It’s not every day that Anglican canon law makes the headlines, but the revelation that the Archbishop of Canterbury was the product of his mother’s affair with Sir Winston Churchill’s private secretary has reminded the world that illegitimacy used to be an impediment to ordination in the Church of England. Although the Daily Telegraph ran a brief article on the history of the subject, it’s not terribly accurate.
The article mentions the canons of 1604, but the reference is something of a non-sequitur since the canons don’t mention illegitimacy. The prohibition against the ordination of illegitimate persons actually stems from medieval Roman Catholic canon law. It first arose in the late eleventh century under Pope Urban II, who declared that the illegitimate children of priests couldn’t be ordained unless they joined certain religious orders, and the Council of Poitiers reaffirmed this prohibition at the very beginning of the twelfth century. Although the ban was initially confined to the sons of priests, the Liber Sextus Decretalium extended the prohibition to all illegitimate children.
Illegitimacy was a widespread problem in the Middle Ages. Many priests were resistant to the idea of clerical celibacy and continued to father children by concubines. Among the laity, cohabiting was sometimes preferable to marriage, particularly if the couple couldn’t marry due to canonical impediments or societal pressure. But the severity of the law was tempered by the fact that an illegitimate child could obtain a dispensation from the ‘defect of birth.’ For the most part, they were readily available. Anyone who could pay the required fee could hope to obtain a dispensation.
Although Pope Boniface VIII declared that the Pope alone could dispense with the defect of birth, he also allowed bishops to grant dispensations to individuals within their dioceses who sought minor orders without cure of souls. Eventually, the papacy received so many requests for dispensations that further delegation was necessary. In England, the Archbishop of Canterbury enjoyed the right to grant dispensations for illegitimacy by virtue of his position as perpetual papal legate.
The bulk of the old Roman Catholic canons remained on the books even after the Reformation. This was supposed to be a temporary expedient. But while there were several attempts to replace the ancient canons in the years following the break with Rome, they all failed in the end. As a result, the ancient canons remained in force alongside newer canons passed by the Convocations of Canterbury and York.
The pre-Reformation system of dispensations also survived, though they were now based on statute rather than papal authority. The Archbishop of Canterbury continued to issue a wide range of dispensations through the Court of Faculties. Although illegitimate persons still needed a dispensation in order to be ordained, the prohibition fell by the wayside by the eighteenth century. It was dusted off again in the twentieth century, though in practice dispensations were practically automatic. It was finally swept away for good by Canon C4(4) in 1964.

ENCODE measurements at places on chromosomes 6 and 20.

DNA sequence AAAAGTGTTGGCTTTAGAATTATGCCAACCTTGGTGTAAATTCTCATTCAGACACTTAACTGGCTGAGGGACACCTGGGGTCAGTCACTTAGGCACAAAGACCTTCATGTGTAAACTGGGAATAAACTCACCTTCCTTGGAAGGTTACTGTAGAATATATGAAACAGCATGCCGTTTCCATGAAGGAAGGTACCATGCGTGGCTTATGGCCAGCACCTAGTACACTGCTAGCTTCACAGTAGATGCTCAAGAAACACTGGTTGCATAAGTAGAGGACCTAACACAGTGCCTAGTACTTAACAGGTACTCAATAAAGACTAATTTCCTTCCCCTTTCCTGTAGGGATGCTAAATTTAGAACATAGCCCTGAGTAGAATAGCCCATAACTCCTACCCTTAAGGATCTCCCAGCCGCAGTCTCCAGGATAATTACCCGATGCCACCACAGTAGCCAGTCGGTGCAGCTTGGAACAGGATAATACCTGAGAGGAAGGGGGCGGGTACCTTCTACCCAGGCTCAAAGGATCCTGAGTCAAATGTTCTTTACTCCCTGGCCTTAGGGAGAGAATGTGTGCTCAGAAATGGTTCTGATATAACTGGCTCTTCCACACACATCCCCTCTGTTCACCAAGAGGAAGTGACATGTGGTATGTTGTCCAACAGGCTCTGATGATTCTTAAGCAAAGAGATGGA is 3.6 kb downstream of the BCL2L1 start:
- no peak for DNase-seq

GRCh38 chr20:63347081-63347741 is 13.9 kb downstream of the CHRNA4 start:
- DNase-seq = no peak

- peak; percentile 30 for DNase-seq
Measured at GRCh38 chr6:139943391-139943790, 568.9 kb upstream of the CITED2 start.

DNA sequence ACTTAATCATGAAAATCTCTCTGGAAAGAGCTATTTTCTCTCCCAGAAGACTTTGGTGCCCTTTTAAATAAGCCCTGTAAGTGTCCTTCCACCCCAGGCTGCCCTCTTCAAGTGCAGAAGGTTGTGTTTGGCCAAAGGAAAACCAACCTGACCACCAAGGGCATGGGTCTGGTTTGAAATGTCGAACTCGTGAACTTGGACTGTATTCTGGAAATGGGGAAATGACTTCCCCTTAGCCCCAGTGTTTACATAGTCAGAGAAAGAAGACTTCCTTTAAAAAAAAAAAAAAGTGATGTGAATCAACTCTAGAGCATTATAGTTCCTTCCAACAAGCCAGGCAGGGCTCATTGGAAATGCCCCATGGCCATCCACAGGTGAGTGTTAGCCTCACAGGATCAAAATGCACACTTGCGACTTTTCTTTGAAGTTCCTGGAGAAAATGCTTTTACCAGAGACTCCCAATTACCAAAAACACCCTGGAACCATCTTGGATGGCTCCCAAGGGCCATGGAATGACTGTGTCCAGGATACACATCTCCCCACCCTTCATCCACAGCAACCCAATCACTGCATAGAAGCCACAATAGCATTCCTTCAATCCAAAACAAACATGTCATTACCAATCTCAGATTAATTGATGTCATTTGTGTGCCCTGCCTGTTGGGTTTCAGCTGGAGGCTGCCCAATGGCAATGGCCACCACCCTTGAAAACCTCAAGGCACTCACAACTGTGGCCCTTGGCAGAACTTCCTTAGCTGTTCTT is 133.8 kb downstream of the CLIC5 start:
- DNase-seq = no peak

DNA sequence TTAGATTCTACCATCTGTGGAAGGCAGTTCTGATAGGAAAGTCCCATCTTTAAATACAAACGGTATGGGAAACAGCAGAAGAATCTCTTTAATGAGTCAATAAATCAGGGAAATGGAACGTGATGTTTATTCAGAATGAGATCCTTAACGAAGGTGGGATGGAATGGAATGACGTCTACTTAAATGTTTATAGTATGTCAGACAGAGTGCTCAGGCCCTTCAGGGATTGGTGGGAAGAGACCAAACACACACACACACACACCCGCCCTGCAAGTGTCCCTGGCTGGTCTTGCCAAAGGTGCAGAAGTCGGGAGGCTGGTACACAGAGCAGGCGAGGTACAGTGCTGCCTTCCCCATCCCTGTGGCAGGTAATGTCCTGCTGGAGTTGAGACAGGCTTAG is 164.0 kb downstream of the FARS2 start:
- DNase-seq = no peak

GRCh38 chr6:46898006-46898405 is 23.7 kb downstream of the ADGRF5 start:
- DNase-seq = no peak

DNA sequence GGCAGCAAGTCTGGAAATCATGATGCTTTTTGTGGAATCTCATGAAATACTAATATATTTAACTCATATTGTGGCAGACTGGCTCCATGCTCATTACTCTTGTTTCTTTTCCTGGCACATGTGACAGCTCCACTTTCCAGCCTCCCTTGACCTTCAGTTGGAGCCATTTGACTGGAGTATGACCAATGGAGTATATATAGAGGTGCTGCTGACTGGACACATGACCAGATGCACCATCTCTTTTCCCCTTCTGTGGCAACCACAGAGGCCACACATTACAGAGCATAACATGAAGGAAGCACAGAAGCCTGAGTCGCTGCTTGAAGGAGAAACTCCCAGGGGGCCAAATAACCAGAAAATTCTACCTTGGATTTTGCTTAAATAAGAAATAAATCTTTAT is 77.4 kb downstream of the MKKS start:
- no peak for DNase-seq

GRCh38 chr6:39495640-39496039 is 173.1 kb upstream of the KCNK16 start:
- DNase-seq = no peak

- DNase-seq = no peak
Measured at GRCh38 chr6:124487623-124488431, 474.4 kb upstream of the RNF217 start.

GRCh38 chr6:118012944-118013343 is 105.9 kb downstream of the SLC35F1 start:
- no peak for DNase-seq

There have been suggestions in the media that, if weren’t for this change, Archbishop Welby’s ministry would have come to an end once his true paternity was revealed. In reality, that would be unlikely to happen. We’ve already seen how it was possible to circumvent the ban on the ordination of illegitimate persons through dispensations. There were even cases where dispensations were granted after a cleric was already in office, so it’s possible to retroactively validate an illicit ordination.
However, there would be one kink to work out. Dispensations for illegitimacy are issued under the authority of the Archbishop of Canterbury, and Welby could hardly issue a dispensation to himself. But there is an alternative: the Queen could commission several bishops to issue a dispensation to Welby under section 11 of the Ecclesiastical Licenses Act 1533. This is what James I did when Archbishop Abbot was held to be canonically irregular after accidentally killing a gamekeeper (for a more detailed discussion of this strange case, see this post), and it would probably be the best way forward today as well.
 Wilfrid Hooper, “The Court of Faculties,” The English Historical Review 25 (1910): 673.
 Bk. I, tit. XI.
 Jussi Hanska and Kirsi Salonen, Entering a Clerical Career at the Roman Curia: 1458-1471 (Farnham: Ashgate Publishing Limited, 2013), 37-38.
 Hooper, 673.
 Hanska and Salonen, 39.
 Hanska and Salonen, 39-41.
 Hanska and Salonen, 54-55.
 Despite the name, the Court of Faculties isn’t a court in the conventional sense since it doesn’t hear cases. However, its presiding officer, the Master of Faculties, acts discretionally rather than ministerially, and he sometimes sits in iudicio to hear arguments regarding his powers. Hooper, 676.
 See William Blackstone, Commentaries on the Laws of England, vol. 1 (Oxford: Clarendon Press, 1765-1769), 447.
 Hooper, 681. For the text of the dispensation in the early twentieth-century, see n. 38.
 This canon explicitly declared that illegitimacy was not a bar to ordination. This supersedes any contrary provisions found in the ancient canons since they are only in force to the extent that they do not conflict with subsequent enactments.
 It states that, if the Archbishop of Canterbury refuses to issue a dispensation, the Sovereign may commission two or more bishops to grant it in his stead. This power has also been held to encompass cases where the Archbishop is unable rather than unwilling to act.